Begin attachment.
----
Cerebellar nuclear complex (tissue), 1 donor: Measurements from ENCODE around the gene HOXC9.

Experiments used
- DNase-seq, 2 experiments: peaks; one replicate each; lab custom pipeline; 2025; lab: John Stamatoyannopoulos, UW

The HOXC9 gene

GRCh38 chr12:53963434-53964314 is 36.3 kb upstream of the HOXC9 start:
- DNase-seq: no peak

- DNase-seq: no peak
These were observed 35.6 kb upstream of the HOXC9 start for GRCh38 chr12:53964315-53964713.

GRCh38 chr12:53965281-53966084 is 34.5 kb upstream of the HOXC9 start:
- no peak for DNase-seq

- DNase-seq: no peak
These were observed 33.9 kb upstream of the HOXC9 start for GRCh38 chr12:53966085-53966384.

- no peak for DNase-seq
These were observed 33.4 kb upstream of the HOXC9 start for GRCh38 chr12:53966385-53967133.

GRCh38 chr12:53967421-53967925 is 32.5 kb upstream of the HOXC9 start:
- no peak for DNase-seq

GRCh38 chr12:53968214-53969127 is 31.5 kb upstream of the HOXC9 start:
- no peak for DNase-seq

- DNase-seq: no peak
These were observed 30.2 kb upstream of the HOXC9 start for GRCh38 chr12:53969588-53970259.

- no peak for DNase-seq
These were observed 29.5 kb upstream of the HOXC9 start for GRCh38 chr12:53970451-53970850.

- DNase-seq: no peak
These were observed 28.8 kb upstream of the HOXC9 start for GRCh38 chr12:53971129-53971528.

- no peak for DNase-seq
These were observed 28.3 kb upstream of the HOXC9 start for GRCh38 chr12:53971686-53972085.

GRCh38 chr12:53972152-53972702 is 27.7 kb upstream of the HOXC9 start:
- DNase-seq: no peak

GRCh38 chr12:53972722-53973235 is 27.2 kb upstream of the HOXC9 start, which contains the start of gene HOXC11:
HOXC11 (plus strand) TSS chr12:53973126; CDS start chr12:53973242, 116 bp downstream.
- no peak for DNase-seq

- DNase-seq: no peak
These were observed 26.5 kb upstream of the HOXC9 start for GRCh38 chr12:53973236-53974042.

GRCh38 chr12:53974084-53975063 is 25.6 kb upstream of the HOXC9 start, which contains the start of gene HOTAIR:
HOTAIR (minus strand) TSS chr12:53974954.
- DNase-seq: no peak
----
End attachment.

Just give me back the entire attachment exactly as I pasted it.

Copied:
Cerebellar nuclear complex (tissue), 1 donor: Measurements from ENCODE around the gene HOXC9.

Experiments used
- DNase-seq, 2 experiments: peaks; one replicate each; lab custom pipeline; 2025; lab: John Stamatoyannopoulos, UW

The HOXC9 gene

GRCh38 chr12:53963434-53964314 is 36.3 kb upstream of the HOXC9 start:
- DNase-seq: no peak

- DNase-seq: no peak
These were observed 35.6 kb upstream of the HOXC9 start for GRCh38 chr12:53964315-53964713.

GRCh38 chr12:53965281-53966084 is 34.5 kb upstream of the HOXC9 start:
- no peak for DNase-seq

- DNase-seq: no peak
These were observed 33.9 kb upstream of the HOXC9 start for GRCh38 chr12:53966085-53966384.

- no peak for DNase-seq
These were observed 33.4 kb upstream of the HOXC9 start for GRCh38 chr12:53966385-53967133.

GRCh38 chr12:53967421-53967925 is 32.5 kb upstream of the HOXC9 start:
- no peak for DNase-seq

GRCh38 chr12:53968214-53969127 is 31.5 kb upstream of the HOXC9 start:
- no peak for DNase-seq

- DNase-seq: no peak
These were observed 30.2 kb upstream of the HOXC9 start for GRCh38 chr12:53969588-53970259.

- no peak for DNase-seq
These were observed 29.5 kb upstream of the HOXC9 start for GRCh38 chr12:53970451-53970850.

- DNase-seq: no peak
These were observed 28.8 kb upstream of the HOXC9 start for GRCh38 chr12:53971129-53971528.

- no peak for DNase-seq
These were observed 28.3 kb upstream of the HOXC9 start for GRCh38 chr12:53971686-53972085.

GRCh38 chr12:53972152-53972702 is 27.7 kb upstream of the HOXC9 start:
- DNase-seq: no peak

GRCh38 chr12:53972722-53973235 is 27.2 kb upstream of the HOXC9 start, which contains the start of gene HOXC11:
HOXC11 (plus strand) TSS chr12:53973126; CDS start chr12:53973242, 116 bp downstream.
- no peak for DNase-seq

- DNase-seq: no peak
These were observed 26.5 kb upstream of the HOXC9 start for GRCh38 chr12:53973236-53974042.

GRCh38 chr12:53974084-53975063 is 25.6 kb upstream of the HOXC9 start, which contains the start of gene HOTAIR:
HOTAIR (minus strand) TSS chr12:53974954.
- DNase-seq: no peak